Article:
• I saw World Vision in action. I saw how they use their money, how they hire people within the country who want to make a difference. I saw how a Christian organization can work in a communist Buddhist society, and without overtly evangelizing can indeed share the gospel and bring people to Christ in spite of the religious climate. I saw how a girl who grew up in poverty has chosen to use her education to help others, because of the help she received as a child. She wants to break the cycle for the generations coming behind her.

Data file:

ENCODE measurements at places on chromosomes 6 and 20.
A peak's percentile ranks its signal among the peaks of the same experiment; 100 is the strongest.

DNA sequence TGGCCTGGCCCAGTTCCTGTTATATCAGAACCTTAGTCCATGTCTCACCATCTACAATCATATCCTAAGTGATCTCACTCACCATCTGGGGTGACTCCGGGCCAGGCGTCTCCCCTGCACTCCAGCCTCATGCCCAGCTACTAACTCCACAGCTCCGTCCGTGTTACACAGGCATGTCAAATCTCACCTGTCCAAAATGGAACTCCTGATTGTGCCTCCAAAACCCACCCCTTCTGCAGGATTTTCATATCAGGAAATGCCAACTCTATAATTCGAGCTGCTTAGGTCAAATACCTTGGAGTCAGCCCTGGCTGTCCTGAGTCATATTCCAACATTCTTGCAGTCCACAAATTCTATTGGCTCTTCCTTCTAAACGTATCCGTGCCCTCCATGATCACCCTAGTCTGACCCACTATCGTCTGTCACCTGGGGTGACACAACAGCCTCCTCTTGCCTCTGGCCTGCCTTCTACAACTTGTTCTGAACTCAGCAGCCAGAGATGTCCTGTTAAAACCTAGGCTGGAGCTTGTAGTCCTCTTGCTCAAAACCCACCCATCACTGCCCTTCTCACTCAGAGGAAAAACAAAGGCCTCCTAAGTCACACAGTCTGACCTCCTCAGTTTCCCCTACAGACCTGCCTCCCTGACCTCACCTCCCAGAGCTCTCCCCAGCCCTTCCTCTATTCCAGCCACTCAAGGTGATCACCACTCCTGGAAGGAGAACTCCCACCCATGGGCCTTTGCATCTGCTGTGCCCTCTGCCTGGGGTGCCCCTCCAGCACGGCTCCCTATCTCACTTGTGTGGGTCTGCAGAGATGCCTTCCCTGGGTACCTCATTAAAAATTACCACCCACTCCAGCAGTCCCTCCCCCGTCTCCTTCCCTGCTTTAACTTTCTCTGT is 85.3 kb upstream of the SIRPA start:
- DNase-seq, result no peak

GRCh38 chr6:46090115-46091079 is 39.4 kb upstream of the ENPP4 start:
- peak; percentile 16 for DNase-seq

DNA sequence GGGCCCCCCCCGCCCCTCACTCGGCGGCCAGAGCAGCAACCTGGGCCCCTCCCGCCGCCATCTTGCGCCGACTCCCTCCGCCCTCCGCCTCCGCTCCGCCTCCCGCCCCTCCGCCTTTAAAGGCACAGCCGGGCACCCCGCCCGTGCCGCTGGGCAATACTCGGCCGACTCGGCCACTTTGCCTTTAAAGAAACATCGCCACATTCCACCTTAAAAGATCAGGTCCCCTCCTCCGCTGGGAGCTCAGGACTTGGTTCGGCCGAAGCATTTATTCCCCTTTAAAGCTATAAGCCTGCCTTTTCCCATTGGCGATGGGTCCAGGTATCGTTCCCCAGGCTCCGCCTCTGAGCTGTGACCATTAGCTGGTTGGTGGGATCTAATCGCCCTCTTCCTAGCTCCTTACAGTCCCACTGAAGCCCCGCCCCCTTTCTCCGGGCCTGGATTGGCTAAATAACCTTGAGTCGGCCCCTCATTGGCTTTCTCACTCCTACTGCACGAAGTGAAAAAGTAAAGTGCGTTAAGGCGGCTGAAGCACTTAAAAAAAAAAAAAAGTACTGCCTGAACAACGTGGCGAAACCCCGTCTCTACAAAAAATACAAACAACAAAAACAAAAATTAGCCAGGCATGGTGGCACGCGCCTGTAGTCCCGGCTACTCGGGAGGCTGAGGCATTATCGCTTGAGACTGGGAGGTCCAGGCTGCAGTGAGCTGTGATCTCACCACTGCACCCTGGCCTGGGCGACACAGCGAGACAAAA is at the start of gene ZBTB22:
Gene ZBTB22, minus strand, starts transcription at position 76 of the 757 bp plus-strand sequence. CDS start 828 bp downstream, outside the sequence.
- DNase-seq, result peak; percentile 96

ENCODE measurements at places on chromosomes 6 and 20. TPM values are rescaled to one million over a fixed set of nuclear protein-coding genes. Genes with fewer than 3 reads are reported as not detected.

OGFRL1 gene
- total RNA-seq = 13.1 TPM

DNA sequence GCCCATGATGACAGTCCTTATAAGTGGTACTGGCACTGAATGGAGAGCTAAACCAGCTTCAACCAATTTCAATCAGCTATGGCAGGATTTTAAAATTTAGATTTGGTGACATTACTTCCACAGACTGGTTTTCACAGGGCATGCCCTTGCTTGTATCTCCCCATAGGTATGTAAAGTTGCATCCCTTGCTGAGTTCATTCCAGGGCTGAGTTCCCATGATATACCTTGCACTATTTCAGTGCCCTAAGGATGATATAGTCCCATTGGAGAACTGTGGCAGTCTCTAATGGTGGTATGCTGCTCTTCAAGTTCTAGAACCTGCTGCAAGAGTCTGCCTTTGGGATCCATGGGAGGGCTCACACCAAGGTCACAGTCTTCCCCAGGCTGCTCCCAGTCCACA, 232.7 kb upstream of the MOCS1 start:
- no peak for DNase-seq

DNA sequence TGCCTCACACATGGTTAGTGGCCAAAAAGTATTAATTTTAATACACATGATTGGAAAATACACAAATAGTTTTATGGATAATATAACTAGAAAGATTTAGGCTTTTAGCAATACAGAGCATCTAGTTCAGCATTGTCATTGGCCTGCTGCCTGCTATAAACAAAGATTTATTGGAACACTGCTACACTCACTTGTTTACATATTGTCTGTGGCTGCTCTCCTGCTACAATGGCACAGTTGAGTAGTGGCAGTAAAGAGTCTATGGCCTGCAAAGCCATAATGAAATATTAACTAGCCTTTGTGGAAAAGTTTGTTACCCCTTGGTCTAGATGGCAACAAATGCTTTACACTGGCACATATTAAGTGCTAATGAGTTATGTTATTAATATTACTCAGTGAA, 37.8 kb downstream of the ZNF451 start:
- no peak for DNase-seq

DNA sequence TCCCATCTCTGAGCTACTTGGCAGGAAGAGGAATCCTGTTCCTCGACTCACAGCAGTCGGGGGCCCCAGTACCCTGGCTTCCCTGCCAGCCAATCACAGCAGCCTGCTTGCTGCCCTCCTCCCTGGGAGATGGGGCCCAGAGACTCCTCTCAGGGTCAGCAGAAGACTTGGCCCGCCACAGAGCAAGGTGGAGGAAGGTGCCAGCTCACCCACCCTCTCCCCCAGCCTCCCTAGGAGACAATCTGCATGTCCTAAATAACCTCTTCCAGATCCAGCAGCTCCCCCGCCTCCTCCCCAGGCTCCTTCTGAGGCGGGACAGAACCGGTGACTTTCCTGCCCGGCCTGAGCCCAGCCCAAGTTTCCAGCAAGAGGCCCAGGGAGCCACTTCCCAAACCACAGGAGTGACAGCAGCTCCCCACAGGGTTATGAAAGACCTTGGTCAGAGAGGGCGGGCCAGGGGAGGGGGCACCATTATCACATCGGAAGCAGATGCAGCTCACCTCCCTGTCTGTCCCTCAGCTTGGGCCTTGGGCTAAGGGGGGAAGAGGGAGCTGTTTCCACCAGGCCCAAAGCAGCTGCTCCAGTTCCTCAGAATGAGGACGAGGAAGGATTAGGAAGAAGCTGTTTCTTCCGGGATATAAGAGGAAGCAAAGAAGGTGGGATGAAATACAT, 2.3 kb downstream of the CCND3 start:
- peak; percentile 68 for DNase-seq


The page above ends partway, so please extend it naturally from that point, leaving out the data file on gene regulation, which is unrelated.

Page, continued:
• I saw how World Vision can change an entire community, and the lives of dozens of children, through child sponsorship, the gift catalogue, and the 30hr famine. I saw how poverty can actually be STOPPED if it is approached the right way, which I know nothing about, but the people who work in WV Laos do.
  • I learned about the importance of community, and how broken western society is in it's world of individualism. I learned that sponsoring one child with World Vision actually means helping an entire village. That every child is precious and changing a community will help all of them. I learned that generosity is most felt in the lives of those who have little. It must be more blessed to give then to receive based on what I saw in Laos!
  • I learned that soccer balls and skipping ropes are far more fun than iPads and XBox's.